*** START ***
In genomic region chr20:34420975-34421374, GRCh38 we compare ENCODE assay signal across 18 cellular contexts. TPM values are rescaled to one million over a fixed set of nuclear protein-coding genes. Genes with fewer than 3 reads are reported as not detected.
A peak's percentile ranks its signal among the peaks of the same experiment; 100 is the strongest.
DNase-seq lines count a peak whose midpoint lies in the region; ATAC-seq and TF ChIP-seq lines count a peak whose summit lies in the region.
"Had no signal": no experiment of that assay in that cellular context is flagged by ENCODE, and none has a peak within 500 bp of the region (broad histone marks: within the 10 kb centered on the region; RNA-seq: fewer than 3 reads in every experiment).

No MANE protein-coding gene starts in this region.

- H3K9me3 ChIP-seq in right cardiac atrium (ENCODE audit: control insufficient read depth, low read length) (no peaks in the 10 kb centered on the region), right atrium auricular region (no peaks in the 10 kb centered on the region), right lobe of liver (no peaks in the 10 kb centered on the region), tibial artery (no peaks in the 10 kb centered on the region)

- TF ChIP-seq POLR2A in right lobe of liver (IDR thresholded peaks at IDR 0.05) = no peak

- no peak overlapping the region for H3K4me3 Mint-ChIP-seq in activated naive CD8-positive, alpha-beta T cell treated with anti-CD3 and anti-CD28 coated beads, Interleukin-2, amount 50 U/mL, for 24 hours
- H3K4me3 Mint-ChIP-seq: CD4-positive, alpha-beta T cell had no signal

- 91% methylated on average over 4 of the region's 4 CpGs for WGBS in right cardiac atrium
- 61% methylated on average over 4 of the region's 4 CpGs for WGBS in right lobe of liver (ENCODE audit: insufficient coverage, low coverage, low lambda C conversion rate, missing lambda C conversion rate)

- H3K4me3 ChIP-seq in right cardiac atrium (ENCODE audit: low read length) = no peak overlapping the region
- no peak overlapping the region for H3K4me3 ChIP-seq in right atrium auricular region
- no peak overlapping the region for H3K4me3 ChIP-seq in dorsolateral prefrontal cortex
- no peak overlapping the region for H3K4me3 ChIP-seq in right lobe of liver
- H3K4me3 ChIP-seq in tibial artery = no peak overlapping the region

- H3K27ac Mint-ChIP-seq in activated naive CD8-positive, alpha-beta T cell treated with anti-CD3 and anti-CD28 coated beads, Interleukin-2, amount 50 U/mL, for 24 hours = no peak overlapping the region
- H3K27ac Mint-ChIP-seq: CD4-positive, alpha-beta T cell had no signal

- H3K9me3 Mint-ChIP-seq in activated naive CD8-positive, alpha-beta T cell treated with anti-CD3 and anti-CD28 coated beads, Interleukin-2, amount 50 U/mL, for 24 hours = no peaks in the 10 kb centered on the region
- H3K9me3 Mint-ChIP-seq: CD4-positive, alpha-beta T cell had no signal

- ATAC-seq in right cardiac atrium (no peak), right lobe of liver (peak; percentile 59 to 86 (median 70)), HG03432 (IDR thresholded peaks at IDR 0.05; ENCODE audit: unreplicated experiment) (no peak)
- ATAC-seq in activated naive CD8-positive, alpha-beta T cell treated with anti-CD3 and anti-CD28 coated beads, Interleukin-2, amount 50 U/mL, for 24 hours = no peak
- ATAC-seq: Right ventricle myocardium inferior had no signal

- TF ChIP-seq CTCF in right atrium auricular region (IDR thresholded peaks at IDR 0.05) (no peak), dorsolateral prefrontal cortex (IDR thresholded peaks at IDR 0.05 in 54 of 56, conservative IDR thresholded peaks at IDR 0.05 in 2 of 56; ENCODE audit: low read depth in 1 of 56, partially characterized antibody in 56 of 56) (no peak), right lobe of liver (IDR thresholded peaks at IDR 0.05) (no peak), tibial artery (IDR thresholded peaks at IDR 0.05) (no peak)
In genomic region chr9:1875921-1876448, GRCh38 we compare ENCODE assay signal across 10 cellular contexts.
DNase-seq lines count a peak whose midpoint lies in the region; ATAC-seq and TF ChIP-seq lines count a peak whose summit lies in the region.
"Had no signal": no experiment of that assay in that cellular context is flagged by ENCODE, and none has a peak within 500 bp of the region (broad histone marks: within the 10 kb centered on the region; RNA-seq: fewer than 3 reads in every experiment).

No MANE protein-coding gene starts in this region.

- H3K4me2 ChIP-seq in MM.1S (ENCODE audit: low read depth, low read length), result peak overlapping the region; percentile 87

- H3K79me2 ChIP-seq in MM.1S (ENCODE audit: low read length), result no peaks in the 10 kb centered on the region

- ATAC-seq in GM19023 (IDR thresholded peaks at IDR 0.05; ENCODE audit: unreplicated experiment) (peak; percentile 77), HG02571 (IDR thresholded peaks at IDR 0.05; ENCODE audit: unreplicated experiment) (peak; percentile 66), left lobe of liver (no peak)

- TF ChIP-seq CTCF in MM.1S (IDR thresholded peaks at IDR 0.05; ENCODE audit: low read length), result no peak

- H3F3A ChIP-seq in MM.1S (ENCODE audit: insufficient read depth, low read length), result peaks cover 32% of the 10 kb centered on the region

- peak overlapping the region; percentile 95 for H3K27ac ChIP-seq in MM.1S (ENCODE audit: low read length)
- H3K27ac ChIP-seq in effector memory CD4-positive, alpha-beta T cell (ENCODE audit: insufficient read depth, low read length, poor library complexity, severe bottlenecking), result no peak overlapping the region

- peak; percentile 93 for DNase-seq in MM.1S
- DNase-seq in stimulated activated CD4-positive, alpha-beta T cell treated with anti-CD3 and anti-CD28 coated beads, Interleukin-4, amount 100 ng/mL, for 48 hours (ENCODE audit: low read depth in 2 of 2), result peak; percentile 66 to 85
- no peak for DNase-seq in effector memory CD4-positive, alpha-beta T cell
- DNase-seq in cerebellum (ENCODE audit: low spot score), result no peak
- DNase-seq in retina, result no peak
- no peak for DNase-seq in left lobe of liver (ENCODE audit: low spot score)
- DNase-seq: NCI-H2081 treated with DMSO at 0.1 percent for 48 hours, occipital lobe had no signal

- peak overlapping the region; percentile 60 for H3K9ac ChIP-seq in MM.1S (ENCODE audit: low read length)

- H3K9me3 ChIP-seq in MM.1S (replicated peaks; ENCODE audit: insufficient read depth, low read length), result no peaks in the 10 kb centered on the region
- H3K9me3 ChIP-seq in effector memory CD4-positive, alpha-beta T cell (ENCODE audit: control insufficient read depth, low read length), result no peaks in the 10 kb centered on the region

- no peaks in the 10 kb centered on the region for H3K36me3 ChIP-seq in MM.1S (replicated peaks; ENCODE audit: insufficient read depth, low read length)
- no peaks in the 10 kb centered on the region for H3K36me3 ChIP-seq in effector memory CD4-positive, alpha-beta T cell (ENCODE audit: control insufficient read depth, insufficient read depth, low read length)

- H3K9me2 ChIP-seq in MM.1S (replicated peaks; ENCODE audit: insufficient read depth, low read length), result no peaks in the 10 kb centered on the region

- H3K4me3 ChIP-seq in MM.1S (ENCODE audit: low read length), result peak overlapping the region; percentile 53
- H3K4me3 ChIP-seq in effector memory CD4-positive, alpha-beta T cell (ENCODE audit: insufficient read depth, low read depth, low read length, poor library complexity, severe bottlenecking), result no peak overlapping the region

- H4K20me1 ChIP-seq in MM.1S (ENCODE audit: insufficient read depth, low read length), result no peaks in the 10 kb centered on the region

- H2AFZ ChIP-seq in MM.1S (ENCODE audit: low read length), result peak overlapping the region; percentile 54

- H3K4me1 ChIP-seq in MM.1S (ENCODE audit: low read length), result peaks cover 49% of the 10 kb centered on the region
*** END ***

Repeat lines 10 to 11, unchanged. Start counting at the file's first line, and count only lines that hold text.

- 91% methylated on average over 4 of the region's 4 CpGs for WGBS in right cardiac atrium
- 61% methylated on average over 4 of the region's 4 CpGs for WGBS in right lobe of liver (ENCODE audit: insufficient coverage, low coverage, low lambda C conversion rate, missing lambda C conversion rate)